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Saturday, Oct. 29, 2011

Yamada hoping Nabisco final can spark Reds' survival


Staff writer

SAITAMA — Urawa Reds head into Saturday's Nabisco Cup final against Kashima Antlers looking for a rare moment of joy in an otherwise troubled season, but midfielder Naoki Yamada admits the specter of relegation is casting a large shadow over the occasion.

News photo
Red alert: Naoki Yamada is hoping Saturday's Nabisco Cup final can offer Urawa Reds respite from their J. League troubles. KYODO

Reds take on Antlers at National Stadium in search of their first trophy since winning the Asian Champions League in 2007, evoking memories of the days when the Saitama side was a regular at the historic old ground with cup-final appearances in every year from 2002 to 2006.

But just one glance at the current J. League first division table is enough to bring reality sharply back into focus. Only a 2-1 win over Yokohama F. Marinos last weekend lifted Urawa out of the relegation places two points clear of Ventforet Kofu, and with four games of the season left to play, Yamada knows Saturday's Nabisco Cup showpiece is not where his club's priorities lie.

"It's normal to feel more nervous when you're playing on the big stage of a final, but we're caught up in a relegation battle even if people say we're too big a club to go down," the 21-year-old said at Urawa's training ground earlier this week. "It feels more comfortable going into a cup final than a league game.

"We're in a bad situation in the J. League, so hopefully if we win on Saturday it can also help us turn things around in the league. For me it would be my first-ever trophy, so wherever I play throughout the rest of my career it would be something that stays with me."

Reds will, however, take the field without the man who led them to the final, with the club last week firing manager Zeljko Petrovic after he abruptly announced his intention to quit at the end of the season without telling Urawa officials first.

Former youth team manager Takafumi Hori has been handed the reins, and Yamada believes the change could be a positive one.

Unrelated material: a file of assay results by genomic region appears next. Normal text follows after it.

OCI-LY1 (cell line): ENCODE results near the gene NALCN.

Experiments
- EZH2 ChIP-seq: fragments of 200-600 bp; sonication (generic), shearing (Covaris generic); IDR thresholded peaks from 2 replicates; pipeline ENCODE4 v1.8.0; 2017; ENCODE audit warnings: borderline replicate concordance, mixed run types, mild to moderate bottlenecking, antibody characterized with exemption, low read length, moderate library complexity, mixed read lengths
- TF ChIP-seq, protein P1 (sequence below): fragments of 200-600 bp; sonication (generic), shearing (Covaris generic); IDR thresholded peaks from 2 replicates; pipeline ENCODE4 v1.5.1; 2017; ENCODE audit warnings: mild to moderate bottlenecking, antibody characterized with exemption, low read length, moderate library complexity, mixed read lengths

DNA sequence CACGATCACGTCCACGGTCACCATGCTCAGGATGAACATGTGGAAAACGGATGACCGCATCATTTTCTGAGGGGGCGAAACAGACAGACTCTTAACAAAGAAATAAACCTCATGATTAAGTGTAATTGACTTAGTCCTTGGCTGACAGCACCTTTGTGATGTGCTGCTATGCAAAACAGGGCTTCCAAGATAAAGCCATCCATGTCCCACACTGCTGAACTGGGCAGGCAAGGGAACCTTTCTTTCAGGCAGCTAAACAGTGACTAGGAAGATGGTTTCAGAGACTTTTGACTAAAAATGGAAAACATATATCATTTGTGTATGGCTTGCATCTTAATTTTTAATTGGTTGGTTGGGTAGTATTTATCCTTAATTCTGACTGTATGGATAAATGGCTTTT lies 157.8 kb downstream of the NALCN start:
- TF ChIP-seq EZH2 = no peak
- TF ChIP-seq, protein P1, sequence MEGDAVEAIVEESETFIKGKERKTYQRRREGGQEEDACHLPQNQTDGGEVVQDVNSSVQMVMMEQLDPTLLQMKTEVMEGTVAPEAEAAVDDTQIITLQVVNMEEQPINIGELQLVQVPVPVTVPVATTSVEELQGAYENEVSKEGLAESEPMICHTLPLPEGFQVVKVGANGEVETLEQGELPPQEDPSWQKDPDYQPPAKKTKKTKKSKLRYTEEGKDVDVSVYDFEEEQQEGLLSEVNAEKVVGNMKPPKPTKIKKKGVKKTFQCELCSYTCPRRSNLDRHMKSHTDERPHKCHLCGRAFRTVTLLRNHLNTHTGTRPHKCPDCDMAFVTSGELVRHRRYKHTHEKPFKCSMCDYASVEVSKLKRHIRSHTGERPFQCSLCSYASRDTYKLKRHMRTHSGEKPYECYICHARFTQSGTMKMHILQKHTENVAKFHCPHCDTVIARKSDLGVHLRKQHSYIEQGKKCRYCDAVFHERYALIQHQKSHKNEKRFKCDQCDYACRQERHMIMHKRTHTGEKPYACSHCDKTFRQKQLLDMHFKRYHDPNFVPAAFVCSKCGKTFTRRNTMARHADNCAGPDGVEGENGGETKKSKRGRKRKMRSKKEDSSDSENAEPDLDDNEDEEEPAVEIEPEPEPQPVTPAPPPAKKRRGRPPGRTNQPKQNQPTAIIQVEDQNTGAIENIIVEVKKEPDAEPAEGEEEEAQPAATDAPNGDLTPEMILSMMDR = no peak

"People who know youth football know who Hori is, but others might not," said Yamada, who played under the 44-year-old in Urawa's youth team. "I don't want to say how things have changed since he took over. Everyone is saying that it's a risk to change managers at this point of the season, but by the same token I think it can unite us and get us all pulling in the same direction."

Not that Yamada has an ax to grind with his former boss, however. Petrovic took over at the start of the season after stints at clubs in the Netherlands, Portugal, England and Germany, but Yamada believes not even the Montenegrin's experience as a player with Urawa from 1997 to 2000 could prepare him for the realities of the modern Japanese game.

"Petrovic came to Japan not really knowing much about the J. League, and for the first half of the year he wanted us to play the kind of football they play in the Netherlands," he said. "We couldn't pick up many points during that time, and so gradually he started changing to a Japanese way of doing things. But the first half of the year just took too big a toll."

Given his history of injuries, simply being on the pitch represents a victory for Yamada. A brilliant debut season in 2009 saw the 166-cm midfielder win his first international cap after only a handful of club appearances, but injury soon ruled him out for the rest of the campaign before a broken leg suffered while playing for Japan against Yemen in January 2010 cut short his comeback and kept him out for practically the entire year.

"All through the time recovering from that injury I was thinking there was nothing that could be done about it, but there are still some lingering feelings of regret," he said. "I think about what might have been if I hadn't got that injury. But really there's no point in looking back. It's better to look forward and use the injury to drive you on to achieve things in the future."

Whether for club or country, Yamada's future is likely to include teammate Genki Haraguchi. The pair came through the Urawa youth system together before establishing themselves as first-team regulars in 2009, and Yamada credits their close understanding for bringing out the best in each other.

"I feel like I can rely on Haraguchi like no one else," he said of the 20-year-old winger, who made his international debut last month. "His strong point is dribbling, but if you do that on your own then sometimes the opponent will stop you. I know where he wants me to be on the pitch to help him out, and he relies on me and vice versa. We cancel out each others' negatives."

If only Urawa's negatives could be canceled out so easily. The 2006 champions have four league games left to save their season regardless of Saturday's Nabisco Cup result, and Yamada is appalled by the prospect of failing.

"Urawa Reds are known as Japan's 'big club,' and for the image of Japanese football it would be bad to see Reds in the second division," he said. "Reds have a lot of good young players who have grown up here, and the minimum requirement is that we keep the club in the first division.

"For me personally it would be bad for my development as a player to go down to J2. We can't let the team go down. We have to do everything to keep it up."



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